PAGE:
Upstart luggage company Away caters to a digitally-native, constantly connected market. Its signature travel luggage comes equipped with an ejectable battery so travelers need never again search for a charging station in a busy terminal. The bags have become part of the uniform for hip, smart Instagram-happy travelers, in much the same way that Casper is the new mattress for this generation.
So it makes perfect sense that they are now publishing their own print magazine.
“Jen Rubio, president and chief brand officer at Away, recently said onstage at Brandweek that the luggage company started publishing Here Magazine after noticing that people were calling its customer-service line looking for travel tips,” writes Sara Jerde in Adweek.
“The worst-case scenario, Rubio imagined, was that the magazine would become a ‘great travel blog. The best-case scenario? It would be a ‘stand-alone media division that’s generating revenue, generating profit for the company,’” according to Jerde.
They hired an in-house editorial team to create the new Here Magazine, and the company is tucking a copy into every piece of luggage sold. For their ad partners, it’s an absolute slam dunk in terms of reaching the right market.
“We had an amazing distribution platform because it’s going in the suitcase, so it means that anyone who’s buying it has a certain amount of income, is about to travel, and we knew exactly who the demographic it was going to because we were a direct-to-consumer company and these are our customers,” Rubio said.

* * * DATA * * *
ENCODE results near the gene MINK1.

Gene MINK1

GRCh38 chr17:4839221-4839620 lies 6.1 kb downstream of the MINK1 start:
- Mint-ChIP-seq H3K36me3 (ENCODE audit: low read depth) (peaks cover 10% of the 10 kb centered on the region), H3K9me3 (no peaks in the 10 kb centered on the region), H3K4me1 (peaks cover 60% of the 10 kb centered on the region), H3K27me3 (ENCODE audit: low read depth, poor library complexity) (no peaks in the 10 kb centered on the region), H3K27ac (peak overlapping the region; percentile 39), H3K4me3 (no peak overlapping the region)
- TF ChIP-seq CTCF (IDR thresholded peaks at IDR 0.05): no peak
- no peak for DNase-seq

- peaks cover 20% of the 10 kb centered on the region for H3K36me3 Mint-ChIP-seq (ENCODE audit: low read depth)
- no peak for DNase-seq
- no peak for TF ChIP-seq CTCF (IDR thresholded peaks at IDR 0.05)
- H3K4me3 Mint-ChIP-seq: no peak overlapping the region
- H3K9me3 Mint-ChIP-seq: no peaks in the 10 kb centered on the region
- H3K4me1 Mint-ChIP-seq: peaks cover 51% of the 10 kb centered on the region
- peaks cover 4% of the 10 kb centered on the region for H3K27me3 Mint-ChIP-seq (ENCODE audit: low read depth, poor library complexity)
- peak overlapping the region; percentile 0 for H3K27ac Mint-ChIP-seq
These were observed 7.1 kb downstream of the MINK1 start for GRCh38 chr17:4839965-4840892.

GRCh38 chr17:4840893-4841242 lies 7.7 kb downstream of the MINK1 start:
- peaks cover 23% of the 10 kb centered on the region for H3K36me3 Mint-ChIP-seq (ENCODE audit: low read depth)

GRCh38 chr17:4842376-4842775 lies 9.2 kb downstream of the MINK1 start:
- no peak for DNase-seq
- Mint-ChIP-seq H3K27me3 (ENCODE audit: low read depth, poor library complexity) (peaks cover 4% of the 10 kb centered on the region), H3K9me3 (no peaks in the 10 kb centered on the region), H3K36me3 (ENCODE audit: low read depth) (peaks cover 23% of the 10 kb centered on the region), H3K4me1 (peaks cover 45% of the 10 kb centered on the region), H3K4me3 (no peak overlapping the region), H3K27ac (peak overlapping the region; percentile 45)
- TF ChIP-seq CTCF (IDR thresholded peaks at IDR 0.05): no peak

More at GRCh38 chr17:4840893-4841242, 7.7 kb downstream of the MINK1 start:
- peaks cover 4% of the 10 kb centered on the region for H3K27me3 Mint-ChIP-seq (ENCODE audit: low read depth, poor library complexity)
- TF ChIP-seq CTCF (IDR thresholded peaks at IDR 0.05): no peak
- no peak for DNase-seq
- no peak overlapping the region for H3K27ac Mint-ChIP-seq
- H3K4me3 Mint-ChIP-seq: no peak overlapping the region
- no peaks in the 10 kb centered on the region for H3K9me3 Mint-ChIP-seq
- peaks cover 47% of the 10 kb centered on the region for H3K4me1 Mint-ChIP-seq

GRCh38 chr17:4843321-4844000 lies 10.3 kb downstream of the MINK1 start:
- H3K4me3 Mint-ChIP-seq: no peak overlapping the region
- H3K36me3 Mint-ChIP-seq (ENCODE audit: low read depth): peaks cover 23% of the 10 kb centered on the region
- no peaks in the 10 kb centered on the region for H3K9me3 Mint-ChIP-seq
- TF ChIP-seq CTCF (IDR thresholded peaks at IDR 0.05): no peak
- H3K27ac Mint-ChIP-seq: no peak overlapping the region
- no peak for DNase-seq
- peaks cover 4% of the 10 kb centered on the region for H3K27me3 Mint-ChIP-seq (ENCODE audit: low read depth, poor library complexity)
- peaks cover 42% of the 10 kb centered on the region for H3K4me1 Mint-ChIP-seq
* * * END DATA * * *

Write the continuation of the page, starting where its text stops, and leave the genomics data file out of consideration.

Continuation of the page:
Away and its Here Magazine is the latest in a string of young, hip companies to launch in print, as Jerde explains.
Mattress company Casper launched Wooly last fall (after their digital magazine Van Winkle’s sort of came and went – the irony of a digital magazine designed to promote healthy sleep was just too big an obstacle I believe.) Dollar Shave Club joined the print club with Mel Magazine. And of course, Airbnb has partnered with Hearst to create some data alchemy in their print title Airbnbmag.
What gives? Why are these young, hip companies so keen to explore print? Adam Alter, associate professor of marketing at NYU’s Stern School of Business says it’s about establishing a brand identity quickly.
“Today, the quickest way to establish your brand is often by sharing content, by producing stand-alone content in the form of blog posts and images that are curated to showcase your brand, so it appeals to the consumers you’re targeting,” Alter told Jerde.
“A successful brand magazine,” Jerde continues, “could bring in advertising dollars and attract new subscribers to mailing lists. Once a company has that email, it could be used for promotional purposes and notifications about new product launches.”
Times change. Products change, and lifestyles change. But what these young companies seem to understand is that there is something about the printed magazine experience that cannot be replicated. And that makes it the basis of a sound marketing strategy.